April 17, 2008
Shareholder Democracy and the Myth of the Mom and Pop Investor
Posted by Lisa Fairfax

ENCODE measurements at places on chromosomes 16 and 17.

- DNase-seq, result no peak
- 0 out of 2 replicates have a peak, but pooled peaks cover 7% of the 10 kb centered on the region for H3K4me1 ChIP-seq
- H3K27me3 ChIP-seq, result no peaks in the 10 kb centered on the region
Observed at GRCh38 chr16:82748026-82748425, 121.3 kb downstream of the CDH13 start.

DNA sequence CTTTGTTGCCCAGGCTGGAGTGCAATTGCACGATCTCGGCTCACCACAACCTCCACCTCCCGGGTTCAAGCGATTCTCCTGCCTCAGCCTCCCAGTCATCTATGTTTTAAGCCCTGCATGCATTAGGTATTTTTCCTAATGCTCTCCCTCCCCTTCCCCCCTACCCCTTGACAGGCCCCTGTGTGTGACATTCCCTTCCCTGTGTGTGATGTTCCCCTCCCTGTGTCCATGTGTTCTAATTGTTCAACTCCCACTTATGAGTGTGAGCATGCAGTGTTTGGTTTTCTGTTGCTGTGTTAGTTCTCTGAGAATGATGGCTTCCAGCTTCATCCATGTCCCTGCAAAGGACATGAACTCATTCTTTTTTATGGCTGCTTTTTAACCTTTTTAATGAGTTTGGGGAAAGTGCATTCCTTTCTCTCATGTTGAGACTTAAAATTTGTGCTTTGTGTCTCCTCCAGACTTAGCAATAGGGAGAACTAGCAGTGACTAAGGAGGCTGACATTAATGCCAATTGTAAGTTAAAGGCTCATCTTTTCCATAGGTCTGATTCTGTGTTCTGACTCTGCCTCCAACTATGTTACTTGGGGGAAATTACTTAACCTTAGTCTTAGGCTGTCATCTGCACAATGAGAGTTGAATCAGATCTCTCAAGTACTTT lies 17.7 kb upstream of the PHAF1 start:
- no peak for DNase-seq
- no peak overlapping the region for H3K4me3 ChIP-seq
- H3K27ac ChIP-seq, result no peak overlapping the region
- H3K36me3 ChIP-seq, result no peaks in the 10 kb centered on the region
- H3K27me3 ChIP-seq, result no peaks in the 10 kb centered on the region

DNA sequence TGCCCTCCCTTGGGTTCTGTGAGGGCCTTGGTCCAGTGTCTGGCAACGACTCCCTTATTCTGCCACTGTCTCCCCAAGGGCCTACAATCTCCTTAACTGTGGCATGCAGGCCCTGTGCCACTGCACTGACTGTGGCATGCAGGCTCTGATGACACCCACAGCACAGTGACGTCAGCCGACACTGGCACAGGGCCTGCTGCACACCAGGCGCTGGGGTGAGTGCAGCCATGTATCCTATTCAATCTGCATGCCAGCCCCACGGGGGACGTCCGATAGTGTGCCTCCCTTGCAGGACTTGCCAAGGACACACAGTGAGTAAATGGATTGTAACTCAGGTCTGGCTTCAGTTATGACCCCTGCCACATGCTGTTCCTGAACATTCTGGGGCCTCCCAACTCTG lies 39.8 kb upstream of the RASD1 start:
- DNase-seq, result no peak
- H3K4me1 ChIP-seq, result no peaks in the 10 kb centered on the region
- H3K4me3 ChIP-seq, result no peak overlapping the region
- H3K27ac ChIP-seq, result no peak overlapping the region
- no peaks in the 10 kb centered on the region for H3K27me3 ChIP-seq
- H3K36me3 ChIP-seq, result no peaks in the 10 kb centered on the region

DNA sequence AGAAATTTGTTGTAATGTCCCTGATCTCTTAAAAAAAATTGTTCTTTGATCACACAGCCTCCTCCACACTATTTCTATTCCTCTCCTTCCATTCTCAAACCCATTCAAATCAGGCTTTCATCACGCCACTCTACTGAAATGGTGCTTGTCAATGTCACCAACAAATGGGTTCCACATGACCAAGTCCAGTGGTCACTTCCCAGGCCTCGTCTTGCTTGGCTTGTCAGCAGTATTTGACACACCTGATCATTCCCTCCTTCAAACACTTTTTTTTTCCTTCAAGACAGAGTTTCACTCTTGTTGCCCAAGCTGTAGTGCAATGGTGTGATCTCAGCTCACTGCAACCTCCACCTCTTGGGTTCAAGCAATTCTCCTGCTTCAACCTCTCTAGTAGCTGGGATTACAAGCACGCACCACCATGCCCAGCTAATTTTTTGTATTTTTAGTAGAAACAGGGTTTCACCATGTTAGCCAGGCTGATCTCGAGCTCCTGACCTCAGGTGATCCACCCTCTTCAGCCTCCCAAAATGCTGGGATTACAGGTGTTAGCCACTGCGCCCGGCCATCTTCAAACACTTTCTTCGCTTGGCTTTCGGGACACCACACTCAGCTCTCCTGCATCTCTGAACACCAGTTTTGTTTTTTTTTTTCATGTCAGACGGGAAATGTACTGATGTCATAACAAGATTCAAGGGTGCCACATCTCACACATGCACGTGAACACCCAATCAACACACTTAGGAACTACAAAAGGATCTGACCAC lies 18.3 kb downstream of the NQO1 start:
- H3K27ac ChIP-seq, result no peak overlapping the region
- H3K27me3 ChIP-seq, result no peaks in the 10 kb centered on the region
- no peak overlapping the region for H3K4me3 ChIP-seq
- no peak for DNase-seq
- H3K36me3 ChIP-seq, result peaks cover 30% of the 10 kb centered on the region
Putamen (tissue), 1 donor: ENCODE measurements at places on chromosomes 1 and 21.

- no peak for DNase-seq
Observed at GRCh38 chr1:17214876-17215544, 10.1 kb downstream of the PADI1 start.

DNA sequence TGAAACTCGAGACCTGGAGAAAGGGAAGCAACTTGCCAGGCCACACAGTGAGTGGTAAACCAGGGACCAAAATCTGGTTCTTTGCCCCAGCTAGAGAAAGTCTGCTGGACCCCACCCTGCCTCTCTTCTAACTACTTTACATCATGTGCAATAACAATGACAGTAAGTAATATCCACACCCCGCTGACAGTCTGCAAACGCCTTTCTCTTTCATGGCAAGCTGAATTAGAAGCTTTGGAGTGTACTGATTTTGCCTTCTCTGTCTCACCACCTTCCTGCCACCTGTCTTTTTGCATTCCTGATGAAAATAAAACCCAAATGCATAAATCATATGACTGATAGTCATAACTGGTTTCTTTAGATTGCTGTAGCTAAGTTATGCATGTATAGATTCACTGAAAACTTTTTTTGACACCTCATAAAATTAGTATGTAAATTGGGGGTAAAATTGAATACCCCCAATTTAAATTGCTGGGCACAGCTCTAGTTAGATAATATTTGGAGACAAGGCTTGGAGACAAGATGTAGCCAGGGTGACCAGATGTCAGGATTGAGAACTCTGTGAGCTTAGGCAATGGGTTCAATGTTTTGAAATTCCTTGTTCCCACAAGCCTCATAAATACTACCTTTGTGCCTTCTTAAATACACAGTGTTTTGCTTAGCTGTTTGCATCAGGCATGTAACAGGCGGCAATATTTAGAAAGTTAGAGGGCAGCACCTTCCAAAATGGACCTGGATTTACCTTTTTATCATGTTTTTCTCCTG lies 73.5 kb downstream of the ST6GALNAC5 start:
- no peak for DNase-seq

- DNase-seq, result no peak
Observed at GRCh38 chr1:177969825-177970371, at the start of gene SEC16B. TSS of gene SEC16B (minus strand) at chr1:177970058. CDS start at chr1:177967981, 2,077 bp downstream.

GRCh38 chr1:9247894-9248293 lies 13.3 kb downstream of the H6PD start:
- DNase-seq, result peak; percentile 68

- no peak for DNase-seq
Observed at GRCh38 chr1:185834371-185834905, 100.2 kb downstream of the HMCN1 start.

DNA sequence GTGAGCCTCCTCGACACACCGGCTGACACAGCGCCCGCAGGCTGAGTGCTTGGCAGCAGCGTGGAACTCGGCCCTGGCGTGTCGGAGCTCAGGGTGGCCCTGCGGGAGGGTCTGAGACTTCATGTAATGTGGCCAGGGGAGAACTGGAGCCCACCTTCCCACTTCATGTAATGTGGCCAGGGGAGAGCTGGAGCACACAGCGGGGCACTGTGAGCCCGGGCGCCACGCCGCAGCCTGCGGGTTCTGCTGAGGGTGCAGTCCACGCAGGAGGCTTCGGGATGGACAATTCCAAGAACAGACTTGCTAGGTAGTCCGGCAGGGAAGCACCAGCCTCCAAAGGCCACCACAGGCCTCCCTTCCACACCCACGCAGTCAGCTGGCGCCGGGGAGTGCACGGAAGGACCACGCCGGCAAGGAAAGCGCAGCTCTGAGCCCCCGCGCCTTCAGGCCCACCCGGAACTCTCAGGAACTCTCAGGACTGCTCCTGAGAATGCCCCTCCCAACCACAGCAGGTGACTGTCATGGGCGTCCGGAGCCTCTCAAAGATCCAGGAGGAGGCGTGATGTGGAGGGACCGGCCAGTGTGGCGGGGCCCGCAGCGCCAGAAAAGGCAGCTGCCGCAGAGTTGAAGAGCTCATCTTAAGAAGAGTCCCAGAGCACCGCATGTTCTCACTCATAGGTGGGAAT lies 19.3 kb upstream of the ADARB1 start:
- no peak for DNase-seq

One interesting thread of conversation at the ABA session on shareholder power was a discussion about mom and pop investors. Some panelists argued that individual middle income casual investors or so called-mom and pop investors were more imagined than real. However, they pointed out that the image of such investors has been used to distort the discussion regarding the legitimacy of shareholder democracy and power. This is because the rhetoric regarding shareholder democracy suggest that the market is full of small or individual investors at risk of being victimized by powerful corporations. That image gives shareholder democracy credibility because it is consistent with America's broader notions of a democracy whereby participatory rights are necessary to protect relatively powerless individual citizens from a larger more powerful central entity. However, these panelists mainatined that the image of the mom and pop investor so often relied upon by shareholder democracy rhetoric does not recognize and/or has not caught up with the reality that such investors do not exist in any meaningful way. Instead, shareholders tend to be powerful entities in their own right. From this perspective, while shareholder democracy seems appealing when applied in the context of the relatively few mom and pop investors, it loses its force when considered against the reality of investors with tremendous resources and expertise. In this regard, the notion of the mom and pop investor warps the debate on the legitimacy of shareholder democracy.

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